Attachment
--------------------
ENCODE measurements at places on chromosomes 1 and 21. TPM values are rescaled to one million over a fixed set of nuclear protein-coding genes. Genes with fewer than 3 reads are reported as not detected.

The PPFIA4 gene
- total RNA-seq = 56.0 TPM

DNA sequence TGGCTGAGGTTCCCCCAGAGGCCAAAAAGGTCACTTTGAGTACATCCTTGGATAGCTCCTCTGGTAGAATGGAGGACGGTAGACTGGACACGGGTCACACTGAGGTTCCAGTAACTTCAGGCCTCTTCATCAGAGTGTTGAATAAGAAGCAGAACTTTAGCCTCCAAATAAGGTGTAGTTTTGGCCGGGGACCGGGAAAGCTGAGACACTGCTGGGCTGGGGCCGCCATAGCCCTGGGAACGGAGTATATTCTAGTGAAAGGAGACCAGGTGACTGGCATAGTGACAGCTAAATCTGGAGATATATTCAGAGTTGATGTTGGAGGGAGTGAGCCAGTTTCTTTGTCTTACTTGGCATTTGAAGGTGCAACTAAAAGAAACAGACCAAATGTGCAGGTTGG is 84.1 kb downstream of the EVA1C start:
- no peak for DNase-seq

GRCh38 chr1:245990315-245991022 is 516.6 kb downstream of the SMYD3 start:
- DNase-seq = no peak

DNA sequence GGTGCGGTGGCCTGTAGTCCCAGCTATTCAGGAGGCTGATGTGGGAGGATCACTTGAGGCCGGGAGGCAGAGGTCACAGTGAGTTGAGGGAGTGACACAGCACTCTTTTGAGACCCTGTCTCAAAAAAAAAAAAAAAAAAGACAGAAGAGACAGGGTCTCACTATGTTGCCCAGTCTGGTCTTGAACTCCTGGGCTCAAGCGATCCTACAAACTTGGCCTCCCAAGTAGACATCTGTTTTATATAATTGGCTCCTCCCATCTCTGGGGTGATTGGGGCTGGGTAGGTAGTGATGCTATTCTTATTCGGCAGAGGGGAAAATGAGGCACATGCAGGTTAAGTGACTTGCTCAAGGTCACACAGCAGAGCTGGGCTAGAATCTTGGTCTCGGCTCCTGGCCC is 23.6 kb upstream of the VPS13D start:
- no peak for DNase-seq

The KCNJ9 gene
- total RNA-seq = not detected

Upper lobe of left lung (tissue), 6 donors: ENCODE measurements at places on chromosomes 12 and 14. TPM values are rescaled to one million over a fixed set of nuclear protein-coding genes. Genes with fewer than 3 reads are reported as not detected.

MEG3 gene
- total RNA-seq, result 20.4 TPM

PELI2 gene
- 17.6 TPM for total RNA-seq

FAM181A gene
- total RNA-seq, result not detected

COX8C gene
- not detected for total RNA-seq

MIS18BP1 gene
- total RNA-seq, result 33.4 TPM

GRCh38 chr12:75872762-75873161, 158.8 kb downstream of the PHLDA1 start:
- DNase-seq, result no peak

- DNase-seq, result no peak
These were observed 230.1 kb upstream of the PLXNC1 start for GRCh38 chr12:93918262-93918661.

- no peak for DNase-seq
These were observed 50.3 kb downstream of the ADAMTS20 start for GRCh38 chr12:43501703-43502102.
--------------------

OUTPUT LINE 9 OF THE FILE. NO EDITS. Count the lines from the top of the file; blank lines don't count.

- no peak for DNase-seq